Del Webb says today more than half its residents still work. Many want to keep working to maintain their active lifestyle. But a lot of them need to work because pensions have largely disappeared, along with savings in the recession.

New Home in Sun City Festival i i

A clubhouse in Sun City's newest community, Sun City Festival. This community is larger and more opulent than the original Sun City, reflecting a general trend toward more resort-like retirement communities. Ted Robbins/NPR hide caption

itoggle caption Ted Robbins/NPR
New Home in Sun City Festival

A clubhouse in Sun City's newest community, Sun City Festival. This community is larger and more opulent than the original Sun City, reflecting a general trend toward more resort-like retirement communities.

Ted Robbins/NPR

Older Americans live longer now than they did in 1960. The former "golden years," which once lasted maybe a decade or so, can now last up to 30 years. Marc Freedman, who wrote a history of the Sun City phenomenon, says no one even knows what to call people over 60. They are, he says, in uncharted territory.

"They're neither young nor old...they're neither in midlife nor in traditional retirement," Freedman says. "As a result, it's forcing retirement communities to provide an array of products for people over 60."

Sun City communities now have internet cafes, continuing education classes, and lots of singles.

In the coming years, retirement communities will begin marketing to America's 70 million baby boomers. But even though these communities will have modern amenities and an active environment to tout, most boomers won't choose to live in them.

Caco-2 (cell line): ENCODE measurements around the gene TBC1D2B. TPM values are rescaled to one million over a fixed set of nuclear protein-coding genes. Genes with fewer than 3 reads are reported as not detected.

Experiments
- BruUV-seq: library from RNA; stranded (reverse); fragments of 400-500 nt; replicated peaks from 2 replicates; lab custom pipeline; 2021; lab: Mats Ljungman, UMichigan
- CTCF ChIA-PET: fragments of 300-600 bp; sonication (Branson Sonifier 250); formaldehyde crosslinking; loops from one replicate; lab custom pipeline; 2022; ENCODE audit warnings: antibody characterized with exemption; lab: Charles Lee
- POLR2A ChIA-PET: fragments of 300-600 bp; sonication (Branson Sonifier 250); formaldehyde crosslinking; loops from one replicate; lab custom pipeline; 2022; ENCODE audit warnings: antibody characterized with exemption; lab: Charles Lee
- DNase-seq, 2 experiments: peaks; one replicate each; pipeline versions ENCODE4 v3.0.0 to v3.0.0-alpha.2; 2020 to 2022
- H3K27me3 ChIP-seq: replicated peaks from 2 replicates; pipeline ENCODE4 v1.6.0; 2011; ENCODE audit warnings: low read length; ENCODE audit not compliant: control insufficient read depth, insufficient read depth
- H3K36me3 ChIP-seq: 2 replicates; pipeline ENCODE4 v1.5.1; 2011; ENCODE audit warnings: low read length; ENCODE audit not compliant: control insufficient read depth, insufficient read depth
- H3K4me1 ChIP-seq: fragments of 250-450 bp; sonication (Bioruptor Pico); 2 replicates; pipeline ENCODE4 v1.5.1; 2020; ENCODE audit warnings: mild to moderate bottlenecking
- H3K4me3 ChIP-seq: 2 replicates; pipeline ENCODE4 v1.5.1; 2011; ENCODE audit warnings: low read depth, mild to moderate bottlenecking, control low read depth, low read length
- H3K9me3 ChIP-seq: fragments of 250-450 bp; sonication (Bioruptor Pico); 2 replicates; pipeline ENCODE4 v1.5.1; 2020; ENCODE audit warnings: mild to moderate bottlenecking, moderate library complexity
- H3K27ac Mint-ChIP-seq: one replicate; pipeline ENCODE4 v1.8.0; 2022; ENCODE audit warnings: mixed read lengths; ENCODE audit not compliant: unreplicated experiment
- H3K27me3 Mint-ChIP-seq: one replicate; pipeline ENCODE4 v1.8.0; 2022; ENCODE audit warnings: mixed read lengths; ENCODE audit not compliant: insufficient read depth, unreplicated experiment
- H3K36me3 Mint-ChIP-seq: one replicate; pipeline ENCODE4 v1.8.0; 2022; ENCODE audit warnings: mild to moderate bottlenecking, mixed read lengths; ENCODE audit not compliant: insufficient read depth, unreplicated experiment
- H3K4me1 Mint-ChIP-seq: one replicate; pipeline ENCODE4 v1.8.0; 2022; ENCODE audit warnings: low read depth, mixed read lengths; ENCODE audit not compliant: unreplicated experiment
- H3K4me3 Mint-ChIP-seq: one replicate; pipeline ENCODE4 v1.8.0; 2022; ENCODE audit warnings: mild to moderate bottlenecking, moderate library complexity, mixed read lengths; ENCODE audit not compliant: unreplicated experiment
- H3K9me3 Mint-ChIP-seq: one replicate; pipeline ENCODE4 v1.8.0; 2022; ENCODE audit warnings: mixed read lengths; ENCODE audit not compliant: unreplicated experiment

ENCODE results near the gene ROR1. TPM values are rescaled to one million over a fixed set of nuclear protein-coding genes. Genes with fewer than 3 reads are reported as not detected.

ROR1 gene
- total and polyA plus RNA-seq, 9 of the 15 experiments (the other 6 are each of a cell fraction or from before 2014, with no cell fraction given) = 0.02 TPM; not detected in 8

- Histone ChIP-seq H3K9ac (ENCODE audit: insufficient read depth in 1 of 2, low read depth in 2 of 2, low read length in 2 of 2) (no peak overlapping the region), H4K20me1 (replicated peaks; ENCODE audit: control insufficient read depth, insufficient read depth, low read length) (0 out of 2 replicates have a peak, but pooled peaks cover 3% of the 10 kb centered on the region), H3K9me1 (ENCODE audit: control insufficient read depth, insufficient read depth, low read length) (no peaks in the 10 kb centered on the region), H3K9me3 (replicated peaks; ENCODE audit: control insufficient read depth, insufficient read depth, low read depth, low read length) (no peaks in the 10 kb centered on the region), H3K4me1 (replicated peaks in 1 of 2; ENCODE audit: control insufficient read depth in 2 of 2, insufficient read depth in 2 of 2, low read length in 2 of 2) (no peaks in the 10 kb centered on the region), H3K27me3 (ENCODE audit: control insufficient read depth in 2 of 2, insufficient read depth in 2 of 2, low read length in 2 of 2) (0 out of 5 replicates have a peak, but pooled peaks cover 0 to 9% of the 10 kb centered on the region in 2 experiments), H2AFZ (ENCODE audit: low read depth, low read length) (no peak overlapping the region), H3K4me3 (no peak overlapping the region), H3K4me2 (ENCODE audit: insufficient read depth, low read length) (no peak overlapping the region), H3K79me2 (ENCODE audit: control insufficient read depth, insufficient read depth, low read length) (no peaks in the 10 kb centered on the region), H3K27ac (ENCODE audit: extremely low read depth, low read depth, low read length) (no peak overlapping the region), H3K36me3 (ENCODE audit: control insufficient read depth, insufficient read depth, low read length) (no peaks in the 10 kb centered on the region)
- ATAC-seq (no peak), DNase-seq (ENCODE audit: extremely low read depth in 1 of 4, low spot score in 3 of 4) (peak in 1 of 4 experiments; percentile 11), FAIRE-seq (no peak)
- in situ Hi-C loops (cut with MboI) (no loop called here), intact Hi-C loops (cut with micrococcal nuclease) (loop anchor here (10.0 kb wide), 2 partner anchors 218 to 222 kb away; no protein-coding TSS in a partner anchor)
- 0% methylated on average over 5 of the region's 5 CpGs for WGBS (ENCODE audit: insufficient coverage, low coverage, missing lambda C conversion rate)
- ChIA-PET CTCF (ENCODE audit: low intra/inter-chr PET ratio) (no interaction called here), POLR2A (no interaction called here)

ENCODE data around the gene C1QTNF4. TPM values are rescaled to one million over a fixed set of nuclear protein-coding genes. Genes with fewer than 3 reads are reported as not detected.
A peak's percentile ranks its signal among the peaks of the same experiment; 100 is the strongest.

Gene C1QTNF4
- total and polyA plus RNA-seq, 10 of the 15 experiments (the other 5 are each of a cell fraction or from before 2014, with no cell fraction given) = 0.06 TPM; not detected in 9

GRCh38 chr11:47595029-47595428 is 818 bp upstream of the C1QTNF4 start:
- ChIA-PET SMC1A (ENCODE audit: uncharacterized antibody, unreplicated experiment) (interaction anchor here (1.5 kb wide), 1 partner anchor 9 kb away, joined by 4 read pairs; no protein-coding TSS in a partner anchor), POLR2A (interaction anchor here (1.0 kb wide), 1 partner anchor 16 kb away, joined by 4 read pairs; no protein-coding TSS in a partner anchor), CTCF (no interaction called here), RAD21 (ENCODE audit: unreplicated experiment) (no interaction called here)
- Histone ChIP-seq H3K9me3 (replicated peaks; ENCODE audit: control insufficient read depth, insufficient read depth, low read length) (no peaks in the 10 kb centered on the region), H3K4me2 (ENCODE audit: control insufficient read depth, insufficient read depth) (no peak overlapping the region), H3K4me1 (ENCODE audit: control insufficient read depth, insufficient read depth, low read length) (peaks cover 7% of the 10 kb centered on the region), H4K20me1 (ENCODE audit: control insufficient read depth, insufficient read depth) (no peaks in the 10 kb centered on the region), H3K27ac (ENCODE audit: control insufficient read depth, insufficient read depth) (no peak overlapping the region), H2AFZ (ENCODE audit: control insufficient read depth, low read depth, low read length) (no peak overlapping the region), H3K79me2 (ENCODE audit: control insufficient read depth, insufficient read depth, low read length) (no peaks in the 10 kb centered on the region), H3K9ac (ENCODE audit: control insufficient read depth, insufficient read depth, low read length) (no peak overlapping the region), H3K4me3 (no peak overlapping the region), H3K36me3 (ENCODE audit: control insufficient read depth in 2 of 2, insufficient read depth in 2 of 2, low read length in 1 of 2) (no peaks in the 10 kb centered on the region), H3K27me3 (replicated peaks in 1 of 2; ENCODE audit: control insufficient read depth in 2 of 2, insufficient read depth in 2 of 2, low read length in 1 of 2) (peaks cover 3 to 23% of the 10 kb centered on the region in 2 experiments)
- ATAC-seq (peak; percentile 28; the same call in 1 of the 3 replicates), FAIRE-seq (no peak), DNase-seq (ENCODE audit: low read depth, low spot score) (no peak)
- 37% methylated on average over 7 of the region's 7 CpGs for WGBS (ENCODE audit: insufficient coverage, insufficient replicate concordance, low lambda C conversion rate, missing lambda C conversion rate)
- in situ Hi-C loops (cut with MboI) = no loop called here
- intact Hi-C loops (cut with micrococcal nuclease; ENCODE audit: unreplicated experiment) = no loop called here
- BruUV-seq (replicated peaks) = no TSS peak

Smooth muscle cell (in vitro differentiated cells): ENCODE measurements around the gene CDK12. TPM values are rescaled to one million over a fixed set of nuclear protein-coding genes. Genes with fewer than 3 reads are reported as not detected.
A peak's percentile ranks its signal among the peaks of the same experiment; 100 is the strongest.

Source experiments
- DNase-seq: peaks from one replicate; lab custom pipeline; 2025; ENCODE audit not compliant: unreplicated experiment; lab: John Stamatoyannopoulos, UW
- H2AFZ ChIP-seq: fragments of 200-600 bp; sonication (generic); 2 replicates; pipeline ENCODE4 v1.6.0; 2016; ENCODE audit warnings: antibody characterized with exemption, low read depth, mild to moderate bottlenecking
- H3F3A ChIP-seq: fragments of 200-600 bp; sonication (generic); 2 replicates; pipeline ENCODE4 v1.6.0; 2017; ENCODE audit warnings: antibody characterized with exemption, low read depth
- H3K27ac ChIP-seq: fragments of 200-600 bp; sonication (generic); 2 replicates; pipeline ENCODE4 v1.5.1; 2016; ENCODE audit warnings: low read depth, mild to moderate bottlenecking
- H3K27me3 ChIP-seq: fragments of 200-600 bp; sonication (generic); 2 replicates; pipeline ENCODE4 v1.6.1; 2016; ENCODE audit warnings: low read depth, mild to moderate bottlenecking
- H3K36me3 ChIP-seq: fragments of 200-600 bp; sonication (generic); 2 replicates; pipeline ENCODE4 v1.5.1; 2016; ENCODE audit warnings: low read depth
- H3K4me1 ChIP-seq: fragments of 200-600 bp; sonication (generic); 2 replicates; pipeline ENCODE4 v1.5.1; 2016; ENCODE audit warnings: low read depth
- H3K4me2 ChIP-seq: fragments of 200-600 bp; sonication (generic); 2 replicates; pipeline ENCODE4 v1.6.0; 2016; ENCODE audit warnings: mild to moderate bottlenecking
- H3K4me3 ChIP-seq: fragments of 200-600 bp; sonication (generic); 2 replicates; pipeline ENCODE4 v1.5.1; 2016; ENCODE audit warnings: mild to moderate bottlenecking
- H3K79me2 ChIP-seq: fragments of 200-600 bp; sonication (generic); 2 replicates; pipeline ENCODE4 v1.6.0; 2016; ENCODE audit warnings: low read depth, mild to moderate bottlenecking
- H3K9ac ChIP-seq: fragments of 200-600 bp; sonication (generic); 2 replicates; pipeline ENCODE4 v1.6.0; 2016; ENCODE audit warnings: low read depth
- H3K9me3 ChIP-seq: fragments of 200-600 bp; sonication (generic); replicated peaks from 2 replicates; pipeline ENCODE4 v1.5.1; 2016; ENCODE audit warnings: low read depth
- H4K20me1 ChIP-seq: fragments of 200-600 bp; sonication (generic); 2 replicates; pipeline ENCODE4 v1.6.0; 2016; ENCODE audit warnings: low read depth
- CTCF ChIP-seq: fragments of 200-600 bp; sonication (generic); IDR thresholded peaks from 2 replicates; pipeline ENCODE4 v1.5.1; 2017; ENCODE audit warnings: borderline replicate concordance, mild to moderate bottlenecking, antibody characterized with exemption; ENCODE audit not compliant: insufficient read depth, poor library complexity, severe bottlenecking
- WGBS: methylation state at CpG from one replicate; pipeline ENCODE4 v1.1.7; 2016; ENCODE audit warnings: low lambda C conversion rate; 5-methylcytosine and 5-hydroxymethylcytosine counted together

Gary Englehardt is an economics professor at Syracuse University who specializes in housing and aging. He says the number of homeowners over 65 living in retirement communities is around 6 percent, a number that has remained steady for the last decade. The majority of people want to — or must, because of finances — remain in their current communities.

"There's a very strong demand by older individuals to age in place," Englehardt says. "They want to live in the house they've lived in for the last 20 or 30 years. And they want to stay there and they want to make it work there."

More people will live in places like Sun City simply because there will be more older people. But Englehardt does not believe the percentage will go up. Places like Sun City appeal largely to healthy, higher income, well-educated white individuals. The last census showed 95 percent of the original Sun City's residents are white. Not that Gary Englehardt is down on the concept. He says Sun City has made a huge contribution to society.

"There are a lot of choices now, many more choices than there were 50 years ago," Englehardt says, "and it's not known but it's my guess there'll be a lot more choices when the baby boomers go through. And that's a good thing."

Life after 60, like Sun City at 50, is no longer the endpoint, but rather the beginning of a new phase of life.